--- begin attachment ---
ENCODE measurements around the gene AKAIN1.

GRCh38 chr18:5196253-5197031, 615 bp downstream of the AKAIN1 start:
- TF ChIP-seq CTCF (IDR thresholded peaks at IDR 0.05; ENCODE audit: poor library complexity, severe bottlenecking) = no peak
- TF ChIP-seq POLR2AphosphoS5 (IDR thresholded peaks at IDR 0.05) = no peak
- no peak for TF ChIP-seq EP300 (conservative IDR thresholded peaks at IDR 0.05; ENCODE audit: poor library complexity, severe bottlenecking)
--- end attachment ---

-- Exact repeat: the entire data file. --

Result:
ENCODE measurements around the gene AKAIN1.

GRCh38 chr18:5196253-5197031, 615 bp downstream of the AKAIN1 start:
- TF ChIP-seq CTCF (IDR thresholded peaks at IDR 0.05; ENCODE audit: poor library complexity, severe bottlenecking) = no peak
- TF ChIP-seq POLR2AphosphoS5 (IDR thresholded peaks at IDR 0.05) = no peak
- no peak for TF ChIP-seq EP300 (conservative IDR thresholded peaks at IDR 0.05; ENCODE audit: poor library complexity, severe bottlenecking)